EUROPE - French authorities' decision not to oppose draft legislation giving alternative investment funds from outside the EU pan-EU marketing rights has brought the 'passport' regime closer to reality, according to Ben Blackett-Ord, chief executive of asset management consultancy firm Bovill.


The issue of funds and managers in third countries marketing within the EU remains one of the most "controversial and problematic" areas of the Alternative Investment Fund Managers (AIFM) directive, said Blackett-Ord at a briefing for investment professionals in London.


There are significant differences between the draft of the legislation from the Council of Ministers and the draft from the European Parliament.


The former does not describe a passport provision for non-EU funds, but leaves decisions about whether they can be marketed in the EU to national regulators, subject to co-operation agreements with other regulators in other member states


The latter makes non-EU funds subject to the directive and therefore eligible for a passport in the same way as EU-based managers in the scope of the law.


France had opposed the passport concept for non-EU funds, but has now reversed this position as long as the proposed European Securities and Markets Authority (ESMA) plays a more prominent role in awarding and monitoring the passports.


It also asks that third countries reciprocate marketing rights to overseas fund managers and that the new regime be delayed until at least 2013.


Blackett-Ord said: "France has been holding out for some time not to allow a passport, but the good news is that it has backed down. This has come about particularly thanks to a lot of pressure from the US."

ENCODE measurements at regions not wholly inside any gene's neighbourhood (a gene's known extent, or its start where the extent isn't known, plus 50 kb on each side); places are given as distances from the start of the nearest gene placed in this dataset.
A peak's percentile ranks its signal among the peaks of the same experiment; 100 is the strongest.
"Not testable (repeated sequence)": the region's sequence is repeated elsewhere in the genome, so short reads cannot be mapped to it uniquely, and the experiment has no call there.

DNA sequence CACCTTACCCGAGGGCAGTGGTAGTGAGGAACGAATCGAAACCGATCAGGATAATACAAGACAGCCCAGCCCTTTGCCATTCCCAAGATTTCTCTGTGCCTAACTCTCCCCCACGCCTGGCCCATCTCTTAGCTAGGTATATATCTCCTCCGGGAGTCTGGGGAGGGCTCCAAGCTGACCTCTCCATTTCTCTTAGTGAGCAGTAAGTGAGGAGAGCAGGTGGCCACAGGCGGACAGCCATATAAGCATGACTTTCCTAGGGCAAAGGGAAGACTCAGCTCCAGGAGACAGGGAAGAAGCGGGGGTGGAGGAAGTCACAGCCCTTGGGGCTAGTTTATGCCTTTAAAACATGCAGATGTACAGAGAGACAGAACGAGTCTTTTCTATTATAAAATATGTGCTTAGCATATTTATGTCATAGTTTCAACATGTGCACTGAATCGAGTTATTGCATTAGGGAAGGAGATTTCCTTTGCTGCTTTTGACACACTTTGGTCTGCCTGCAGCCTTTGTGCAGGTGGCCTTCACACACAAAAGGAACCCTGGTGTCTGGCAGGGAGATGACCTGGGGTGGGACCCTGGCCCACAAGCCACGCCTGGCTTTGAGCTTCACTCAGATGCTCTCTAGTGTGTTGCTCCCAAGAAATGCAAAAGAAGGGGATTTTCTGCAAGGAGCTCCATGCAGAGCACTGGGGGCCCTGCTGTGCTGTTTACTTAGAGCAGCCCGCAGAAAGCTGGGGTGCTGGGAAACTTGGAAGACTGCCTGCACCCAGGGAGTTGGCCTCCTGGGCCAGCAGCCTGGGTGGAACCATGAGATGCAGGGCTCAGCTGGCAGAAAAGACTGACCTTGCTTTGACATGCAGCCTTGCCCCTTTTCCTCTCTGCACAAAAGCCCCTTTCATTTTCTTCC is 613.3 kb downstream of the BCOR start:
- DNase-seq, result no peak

Ronald Patterson, a partner advising on hedge funds at law firm Eversheds who was not at the Bovill briefing, said: "The French government may deny its proposals were protectionist, but viewed from London or Washington, they certainly looked both protectionist and contrary to G20 commitments.


"A more pragmatic approach from the French is to be welcomed, but there are difficult discussions ahead about the role of the ESMA in approving passports for funds."


When that question was raised at the Bovill briefing, Blackett-Ord said the current picture was unclear, but that because the AIFM directive covers investment managers and not funds, it seemed probable that to qualify for a passport a non-EU manager would have to be subject to all the requirements of the directive - on everything from capital adequacy to remuneration.


This would potentially require local regulators - the SEC for a US manager, for example - to monitor that status as an agent of ESMA.


Alternatives for non-EU managers might be to set up an EU-based subsidiary as a manager of the funds, or establish a marketing subsidiary for funds managed outside the EU. Marketing entities do not appear to be in the scope of the directive.


Blackett-Ord said: "We have seen progress, so we are likely to see some sort of pan-European passport for non-EU funds, coupled with an increased role for the European regulator.


"That is surely a good thing, overall, although it may mean overseas fund managers will have to start making applications to ESMA for these passports."